Hey, New Yorkers: Let’s hear it for our state’s attorney general, Eric Schneiderman! Today he announced the Animal Protection Initiative, a new program that will use civil and criminal remedies to target allegations of animal cruelty and unscrupulous sales of pets and other animals in New York.
The initiative aims to protect both animals and people in the state by shutting down animal fighting rings, ensuring compliance with New York's Pet Lemon Law, charging those who abuse or neglect animals, and cracking down on puppy mills.
Our attorney general has long been a friend of the animals. In fact, today he announced that his office has reached a settlement with the owner of a Yonkers pet store that was keeping animals in unsafe and inhuman conditions, requiring him to take several actions to greatly improve animal care at his store. This outcome is just the latest in a string recent animal welfare victories the attorney general has won.
“We are thankful to Attorney General Schneiderman for his persistent leadership in combating some of the worst forms of animal cruelty and protecting both the animals and people of New York State,” says Stacy Wolf, Vice President and Chief Counsel of the ASPCA’s Humane Law Enforcement and Legal Advocacy departments. “The new Animal Protection Initiative sends a clear message that perpetrators who engage in animal cruelty will be held accountable for their actions.”
Thank you for standing up for animals, Attorney General Schneiderman!
This morning a post written by independent journalist Will Potter made the front page of the social news website Reddit. It’s now blowing up on Twitter. Reaching thousands of people, Potter’s post detailed the first ag-gag prosecution in the United States.
A 25-year-old Utah woman who says she was standing on a public street outside a slaughterhouse used her cell phone to film an injured cow being carted away by a tractor lift. Amy Meyer now faces a class B misdemeanor for agricultural operation interference.
Ag-gag laws, like the one that passed last year in Utah, are specifically designed to silence investigators who expose animal welfare abuses on factory farms. But they can reach much further than that, potentially penalizing other witnesses and whistle-blowing workers. They can also hide other abuses, including food safety and labor violations. They criminalize acts including the recording, possession or distribution of photos, video and/or audio on a farm.
“This case illustrates the underlying intent of these laws: to keep citizens in the dark about what happens to animals on factory farms and where their food comes from,” says Suzanne McMillan, Director of the ASPCA’s Farm Animal Welfare Campaign.
Got a sec? Today we’re joining forces to celebrate National Animal Advocacy Day—and we could really use your help! We need everyone to pick up the phone, call their legislators and urge them to ban horse slaughter once and for all.
Horse slaughter is barbaric and cruel. It’s not only bad for horses, but it also for people. Meat from American horses is unsafe for human consumption. Enacting a ban on horse slaughter has never been more urgent.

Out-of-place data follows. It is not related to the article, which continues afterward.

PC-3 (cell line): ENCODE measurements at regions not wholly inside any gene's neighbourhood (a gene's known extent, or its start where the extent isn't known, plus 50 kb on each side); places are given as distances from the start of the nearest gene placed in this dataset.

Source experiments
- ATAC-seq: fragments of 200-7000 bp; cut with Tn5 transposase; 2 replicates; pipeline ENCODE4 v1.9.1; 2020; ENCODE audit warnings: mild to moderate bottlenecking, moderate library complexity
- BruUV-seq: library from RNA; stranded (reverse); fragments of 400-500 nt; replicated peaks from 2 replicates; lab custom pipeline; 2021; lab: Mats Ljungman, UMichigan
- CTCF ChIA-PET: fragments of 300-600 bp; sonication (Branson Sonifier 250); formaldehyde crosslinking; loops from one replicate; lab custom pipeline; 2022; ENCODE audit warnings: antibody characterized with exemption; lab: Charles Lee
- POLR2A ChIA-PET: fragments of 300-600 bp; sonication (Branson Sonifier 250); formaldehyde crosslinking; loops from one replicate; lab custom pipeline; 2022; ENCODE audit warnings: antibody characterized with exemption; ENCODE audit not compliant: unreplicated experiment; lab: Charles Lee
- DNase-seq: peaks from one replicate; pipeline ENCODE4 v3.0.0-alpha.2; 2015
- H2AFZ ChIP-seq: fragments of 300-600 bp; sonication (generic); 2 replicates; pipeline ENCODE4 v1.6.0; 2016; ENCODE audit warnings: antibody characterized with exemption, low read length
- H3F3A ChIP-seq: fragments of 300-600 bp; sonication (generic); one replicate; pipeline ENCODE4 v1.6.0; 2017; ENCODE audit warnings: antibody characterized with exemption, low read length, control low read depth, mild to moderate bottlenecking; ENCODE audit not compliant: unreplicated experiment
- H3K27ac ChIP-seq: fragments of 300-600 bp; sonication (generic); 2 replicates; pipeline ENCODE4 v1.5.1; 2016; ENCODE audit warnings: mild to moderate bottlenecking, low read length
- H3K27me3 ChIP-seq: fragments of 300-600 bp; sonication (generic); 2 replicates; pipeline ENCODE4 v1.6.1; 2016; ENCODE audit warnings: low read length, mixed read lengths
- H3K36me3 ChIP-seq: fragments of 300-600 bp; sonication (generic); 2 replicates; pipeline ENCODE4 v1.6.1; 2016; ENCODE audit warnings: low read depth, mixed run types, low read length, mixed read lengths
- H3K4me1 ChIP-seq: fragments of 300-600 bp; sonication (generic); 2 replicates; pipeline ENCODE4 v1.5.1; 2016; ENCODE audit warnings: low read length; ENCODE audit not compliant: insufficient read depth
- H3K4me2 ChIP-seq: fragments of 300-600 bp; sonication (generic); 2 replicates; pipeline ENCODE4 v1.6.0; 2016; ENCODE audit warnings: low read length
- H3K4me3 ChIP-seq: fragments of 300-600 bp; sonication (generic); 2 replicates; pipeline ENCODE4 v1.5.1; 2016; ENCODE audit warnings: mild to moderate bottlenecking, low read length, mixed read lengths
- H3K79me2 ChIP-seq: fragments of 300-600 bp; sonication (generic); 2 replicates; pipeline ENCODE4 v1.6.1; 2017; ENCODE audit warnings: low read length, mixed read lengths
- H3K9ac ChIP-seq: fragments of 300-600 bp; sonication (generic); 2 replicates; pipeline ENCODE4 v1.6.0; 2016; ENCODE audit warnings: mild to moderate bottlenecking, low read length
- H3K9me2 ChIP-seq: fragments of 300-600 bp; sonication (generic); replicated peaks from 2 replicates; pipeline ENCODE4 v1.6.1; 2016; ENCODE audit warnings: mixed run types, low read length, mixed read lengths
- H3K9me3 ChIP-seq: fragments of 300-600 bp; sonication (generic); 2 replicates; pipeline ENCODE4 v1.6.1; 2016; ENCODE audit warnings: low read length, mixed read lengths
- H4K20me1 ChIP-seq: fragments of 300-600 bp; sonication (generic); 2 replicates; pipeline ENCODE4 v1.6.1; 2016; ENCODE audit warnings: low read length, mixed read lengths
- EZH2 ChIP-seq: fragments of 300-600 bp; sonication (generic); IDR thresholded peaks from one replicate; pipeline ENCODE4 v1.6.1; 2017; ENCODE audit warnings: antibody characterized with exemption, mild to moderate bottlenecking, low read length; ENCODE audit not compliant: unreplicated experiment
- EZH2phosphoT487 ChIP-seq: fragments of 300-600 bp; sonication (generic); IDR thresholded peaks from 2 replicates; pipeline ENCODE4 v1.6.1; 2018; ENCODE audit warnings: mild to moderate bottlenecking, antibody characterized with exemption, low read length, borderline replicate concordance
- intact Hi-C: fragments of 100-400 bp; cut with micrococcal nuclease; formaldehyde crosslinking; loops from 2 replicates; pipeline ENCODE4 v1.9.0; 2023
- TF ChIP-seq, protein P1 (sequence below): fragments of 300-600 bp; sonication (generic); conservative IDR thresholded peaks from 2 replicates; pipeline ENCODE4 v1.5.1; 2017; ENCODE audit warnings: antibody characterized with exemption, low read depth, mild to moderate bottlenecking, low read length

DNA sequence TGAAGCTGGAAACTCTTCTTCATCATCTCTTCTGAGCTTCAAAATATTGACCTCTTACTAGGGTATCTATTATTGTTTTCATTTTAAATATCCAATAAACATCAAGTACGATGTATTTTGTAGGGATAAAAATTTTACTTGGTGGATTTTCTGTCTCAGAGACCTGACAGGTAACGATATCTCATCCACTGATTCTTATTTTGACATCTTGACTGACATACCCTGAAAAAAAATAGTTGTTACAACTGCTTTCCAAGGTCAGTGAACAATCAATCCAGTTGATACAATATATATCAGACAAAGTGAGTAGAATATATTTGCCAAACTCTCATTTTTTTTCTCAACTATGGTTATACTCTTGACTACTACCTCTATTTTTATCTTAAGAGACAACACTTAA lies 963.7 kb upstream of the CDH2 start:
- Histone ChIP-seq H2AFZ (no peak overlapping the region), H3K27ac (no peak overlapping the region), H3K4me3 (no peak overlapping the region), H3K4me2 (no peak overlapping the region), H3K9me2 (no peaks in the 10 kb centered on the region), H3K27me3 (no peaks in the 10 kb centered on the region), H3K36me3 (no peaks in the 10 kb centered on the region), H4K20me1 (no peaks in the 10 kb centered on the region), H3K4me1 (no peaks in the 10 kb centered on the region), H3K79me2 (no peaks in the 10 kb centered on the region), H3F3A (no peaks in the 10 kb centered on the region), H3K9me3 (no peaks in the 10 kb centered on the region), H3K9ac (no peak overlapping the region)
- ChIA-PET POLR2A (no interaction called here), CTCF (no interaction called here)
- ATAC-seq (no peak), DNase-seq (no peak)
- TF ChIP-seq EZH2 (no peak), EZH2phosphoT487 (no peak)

What Do You Say? It’s simple. Ask your legislators to support the Safeguard American Food Exports (SAFE) Act. The SAFE Act will prohibit the slaughter of horses for human consumption in the U.S. and ban their export abroad for that purpose. This bill will protect our nation’s horses from the predatory horse slaughter industry and protect the public from toxic horse meat.
The ASPCA wanted to take a day out of the year to draw special attention to the plight of horses in our country. We chose April 26 because in 1866 our founder, Henry Bergh, stopped a cart driver from beating his horse, resulting in the first successful arrest for the mistreatment of a horse on April 26. Horses were critical to our mission at the founding of the ASPCA—and they’re just as important now.
Guest blog by Daisy Freund, Manager of the ASPCA’s Farm Animal Campaign
Did you know that roughly 9 billion animals are raised for dairy, meat and eggs each year in the U.S.? Most of these animals are crammed together by the hundreds or thousands. Not only do these factory farms have poor or nonexistent animal welfare standards—but they’re also environmental nightmares.
Here are the top five ways factory farms are hurting the Earth:
Animal agriculture generates 18% of the world’s greenhouse gas emissions, including 9% of carbon dioxide, 65% of nitrous oxide emissions and 37% of methane emissions. Most of that methane comes from belching cows and rotting manure.
In the U.S., confined animals generate three times more raw waste than humans generate. Their manure is commonly stored in open-air “poop lagoons,” which release dangerous toxins such as hydrogen sulfide, ammonia and methane into the air and leach heavy metals, drugs and other additives given to the animals into the ground water. That’s just gross!
The waste is often used as crop fertilizer and over-applied to nearby fields, resulting in further air pollution and high levels of phosphorus and nitrogen in the water supply. Excess nitrogen robs water of oxygen and destroys aquatic life.
Factory farms deplete our water by using large volumes for cleaning, cooling and drinking.
The fossil fuels required to raise this staggering number of animals and produce their food emit 90 million tons of carbon dioxide worldwide every year. More than half of the world’s corn is fed to animals, and corn requires more nitrogen fertilizer than any other crop.